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Quesadilla Study: Diners Ignore Calorie Counts

Customer ordering patterns were unchanged after a Mexican-style fast food chain posted the calorie counts of its offerings. Karen Hopkin reports

We Americans love our fast food. And a new study shows that a little thing like a nutrition label is not gonna stop us when we want a breakfast burrito.

In January 2009 King County, Washington imposed mandatory menu labeling on all restaurant chains in the region, which includes Seattle and its surrounds. Restaurants were asked to disclose nutrition information, including a calorie count, about every item on the menu.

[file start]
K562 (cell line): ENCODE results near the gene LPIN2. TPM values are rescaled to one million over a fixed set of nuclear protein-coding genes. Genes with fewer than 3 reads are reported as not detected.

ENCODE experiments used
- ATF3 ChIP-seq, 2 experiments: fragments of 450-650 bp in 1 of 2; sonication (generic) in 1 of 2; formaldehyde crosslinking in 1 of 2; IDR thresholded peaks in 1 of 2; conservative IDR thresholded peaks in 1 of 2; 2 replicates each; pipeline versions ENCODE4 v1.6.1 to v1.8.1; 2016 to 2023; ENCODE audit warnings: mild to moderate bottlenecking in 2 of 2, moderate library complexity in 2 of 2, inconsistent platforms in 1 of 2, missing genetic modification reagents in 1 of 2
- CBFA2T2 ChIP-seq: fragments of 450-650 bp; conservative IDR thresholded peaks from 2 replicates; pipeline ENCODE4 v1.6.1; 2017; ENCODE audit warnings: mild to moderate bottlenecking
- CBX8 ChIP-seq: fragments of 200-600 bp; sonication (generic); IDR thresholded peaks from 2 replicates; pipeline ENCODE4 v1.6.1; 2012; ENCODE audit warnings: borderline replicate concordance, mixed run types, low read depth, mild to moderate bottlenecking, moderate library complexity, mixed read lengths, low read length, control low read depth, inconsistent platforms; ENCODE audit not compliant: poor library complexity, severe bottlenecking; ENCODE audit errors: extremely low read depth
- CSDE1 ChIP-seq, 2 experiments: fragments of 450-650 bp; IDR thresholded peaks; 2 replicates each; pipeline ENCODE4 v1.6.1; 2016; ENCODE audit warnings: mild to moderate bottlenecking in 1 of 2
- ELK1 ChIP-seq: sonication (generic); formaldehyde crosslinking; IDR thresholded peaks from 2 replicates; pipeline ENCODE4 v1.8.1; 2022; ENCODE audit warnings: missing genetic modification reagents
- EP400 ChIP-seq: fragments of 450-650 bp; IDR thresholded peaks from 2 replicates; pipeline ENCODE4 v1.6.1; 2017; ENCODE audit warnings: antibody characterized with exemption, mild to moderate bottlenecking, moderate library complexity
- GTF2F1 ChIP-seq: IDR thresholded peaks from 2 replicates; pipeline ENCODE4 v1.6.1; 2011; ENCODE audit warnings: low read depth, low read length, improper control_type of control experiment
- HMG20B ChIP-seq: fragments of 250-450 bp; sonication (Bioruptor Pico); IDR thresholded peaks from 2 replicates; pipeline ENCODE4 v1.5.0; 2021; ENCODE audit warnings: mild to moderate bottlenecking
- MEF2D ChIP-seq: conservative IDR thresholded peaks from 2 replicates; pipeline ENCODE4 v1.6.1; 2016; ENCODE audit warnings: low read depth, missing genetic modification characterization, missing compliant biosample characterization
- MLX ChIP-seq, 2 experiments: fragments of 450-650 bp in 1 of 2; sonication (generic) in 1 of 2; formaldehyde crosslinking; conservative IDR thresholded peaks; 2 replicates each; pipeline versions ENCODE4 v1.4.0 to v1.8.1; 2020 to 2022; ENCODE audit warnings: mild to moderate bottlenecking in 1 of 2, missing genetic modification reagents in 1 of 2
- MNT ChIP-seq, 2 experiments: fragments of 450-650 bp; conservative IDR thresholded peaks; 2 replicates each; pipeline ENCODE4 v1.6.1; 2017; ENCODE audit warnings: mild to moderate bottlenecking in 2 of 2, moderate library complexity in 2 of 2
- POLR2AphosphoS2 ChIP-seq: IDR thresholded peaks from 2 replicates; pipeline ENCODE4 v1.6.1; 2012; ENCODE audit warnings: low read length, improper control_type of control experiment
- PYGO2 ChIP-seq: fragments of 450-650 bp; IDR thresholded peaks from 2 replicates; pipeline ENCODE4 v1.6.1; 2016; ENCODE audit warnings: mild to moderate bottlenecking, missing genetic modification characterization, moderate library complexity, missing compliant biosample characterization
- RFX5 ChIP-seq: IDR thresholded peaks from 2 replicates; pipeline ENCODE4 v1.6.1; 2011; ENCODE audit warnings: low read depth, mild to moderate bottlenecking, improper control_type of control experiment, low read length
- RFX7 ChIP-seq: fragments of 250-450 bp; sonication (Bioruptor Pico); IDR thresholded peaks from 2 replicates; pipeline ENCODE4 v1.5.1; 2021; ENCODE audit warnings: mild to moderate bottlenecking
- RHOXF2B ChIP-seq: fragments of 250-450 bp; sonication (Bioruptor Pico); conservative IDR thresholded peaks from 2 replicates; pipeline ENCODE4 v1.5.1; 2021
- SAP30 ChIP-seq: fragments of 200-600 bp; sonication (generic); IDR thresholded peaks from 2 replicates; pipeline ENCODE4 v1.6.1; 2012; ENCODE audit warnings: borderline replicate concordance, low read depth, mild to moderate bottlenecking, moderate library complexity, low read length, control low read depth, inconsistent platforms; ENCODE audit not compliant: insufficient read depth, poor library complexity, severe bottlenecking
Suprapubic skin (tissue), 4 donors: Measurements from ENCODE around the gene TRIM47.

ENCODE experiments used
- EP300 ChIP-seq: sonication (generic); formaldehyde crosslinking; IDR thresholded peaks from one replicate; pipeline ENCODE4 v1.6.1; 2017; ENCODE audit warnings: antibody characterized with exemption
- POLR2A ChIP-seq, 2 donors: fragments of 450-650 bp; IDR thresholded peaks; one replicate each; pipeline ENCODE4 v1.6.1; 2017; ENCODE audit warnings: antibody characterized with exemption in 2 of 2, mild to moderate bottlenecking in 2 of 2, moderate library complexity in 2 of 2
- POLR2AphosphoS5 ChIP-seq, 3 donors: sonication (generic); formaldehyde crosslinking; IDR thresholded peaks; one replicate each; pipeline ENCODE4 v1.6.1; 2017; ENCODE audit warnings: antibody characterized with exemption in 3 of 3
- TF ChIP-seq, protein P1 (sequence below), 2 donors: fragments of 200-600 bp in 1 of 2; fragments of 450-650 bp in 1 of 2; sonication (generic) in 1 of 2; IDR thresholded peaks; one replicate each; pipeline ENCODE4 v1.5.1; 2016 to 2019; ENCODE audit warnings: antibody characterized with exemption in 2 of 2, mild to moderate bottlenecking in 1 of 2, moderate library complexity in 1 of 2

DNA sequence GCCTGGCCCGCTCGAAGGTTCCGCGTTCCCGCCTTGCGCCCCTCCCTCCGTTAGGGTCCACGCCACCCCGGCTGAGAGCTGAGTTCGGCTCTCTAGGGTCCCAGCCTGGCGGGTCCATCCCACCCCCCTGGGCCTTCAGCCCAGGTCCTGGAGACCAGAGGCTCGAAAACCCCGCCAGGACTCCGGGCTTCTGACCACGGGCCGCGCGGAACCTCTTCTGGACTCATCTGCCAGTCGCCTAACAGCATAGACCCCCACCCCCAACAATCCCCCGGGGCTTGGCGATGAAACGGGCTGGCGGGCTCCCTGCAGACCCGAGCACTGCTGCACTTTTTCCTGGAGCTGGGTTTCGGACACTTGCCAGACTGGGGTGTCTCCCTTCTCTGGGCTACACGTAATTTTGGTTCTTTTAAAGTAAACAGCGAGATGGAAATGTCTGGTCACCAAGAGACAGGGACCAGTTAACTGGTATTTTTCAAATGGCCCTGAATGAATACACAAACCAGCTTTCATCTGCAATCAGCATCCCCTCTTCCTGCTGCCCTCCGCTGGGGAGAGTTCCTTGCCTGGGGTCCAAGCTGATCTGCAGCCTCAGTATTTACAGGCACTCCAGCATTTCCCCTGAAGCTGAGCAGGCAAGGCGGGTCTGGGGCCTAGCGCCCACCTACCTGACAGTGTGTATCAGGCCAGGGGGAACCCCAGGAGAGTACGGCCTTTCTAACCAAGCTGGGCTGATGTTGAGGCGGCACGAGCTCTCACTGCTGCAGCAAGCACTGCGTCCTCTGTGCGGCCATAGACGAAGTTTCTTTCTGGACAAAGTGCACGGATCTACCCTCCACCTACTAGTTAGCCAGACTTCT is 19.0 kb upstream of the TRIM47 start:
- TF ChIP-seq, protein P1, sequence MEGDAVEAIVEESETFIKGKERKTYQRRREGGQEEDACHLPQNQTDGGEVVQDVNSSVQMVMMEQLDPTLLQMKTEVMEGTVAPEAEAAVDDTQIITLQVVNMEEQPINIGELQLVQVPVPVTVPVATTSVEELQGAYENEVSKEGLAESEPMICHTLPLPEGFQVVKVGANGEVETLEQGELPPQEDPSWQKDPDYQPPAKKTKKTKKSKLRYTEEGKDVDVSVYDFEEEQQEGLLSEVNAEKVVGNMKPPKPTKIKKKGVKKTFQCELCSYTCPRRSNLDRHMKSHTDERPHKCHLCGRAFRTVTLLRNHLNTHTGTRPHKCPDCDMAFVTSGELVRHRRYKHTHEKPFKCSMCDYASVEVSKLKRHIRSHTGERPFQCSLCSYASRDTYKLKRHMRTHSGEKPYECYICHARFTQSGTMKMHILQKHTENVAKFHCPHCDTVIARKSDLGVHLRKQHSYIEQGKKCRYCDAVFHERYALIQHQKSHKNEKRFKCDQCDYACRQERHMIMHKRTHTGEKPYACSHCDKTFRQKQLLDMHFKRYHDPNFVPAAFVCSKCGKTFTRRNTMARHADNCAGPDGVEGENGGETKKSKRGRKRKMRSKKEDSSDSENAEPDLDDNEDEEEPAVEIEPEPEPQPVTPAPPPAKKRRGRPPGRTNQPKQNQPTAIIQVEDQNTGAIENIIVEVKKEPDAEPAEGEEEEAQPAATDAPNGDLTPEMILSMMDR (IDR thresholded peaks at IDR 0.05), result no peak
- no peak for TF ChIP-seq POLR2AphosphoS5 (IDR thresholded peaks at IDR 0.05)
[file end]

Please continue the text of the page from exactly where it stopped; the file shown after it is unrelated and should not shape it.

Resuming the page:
Then, over the next year, researchers in conjunction with local public health officials monitored food purchases at the Taco Time chain of restaurants. And they found that nothing changed. The total number of sales and the average calories per order were the same, regardless of whether the restaurant labeled its menu. The study appears in the American Journal of Preventive Medicine. [Eric Finkelstein et al, Mandatory Menu Labeling in One Fast-Food Chain in King County, Washington]

Now, it could be that Taco Time customers were already wise to the relative nutritiousness of their meals, because the restaurant was highlighting its healthier options with a little logo before the law took effect.

So maybe all we need is a happy, "healthy icon" to keep us from overdoing it. Because pointing out that a large order of cheddar fries has 700 calories was not food for thought.

—Karen Hopkin

[The above text is an exact transcript of this podcast.]

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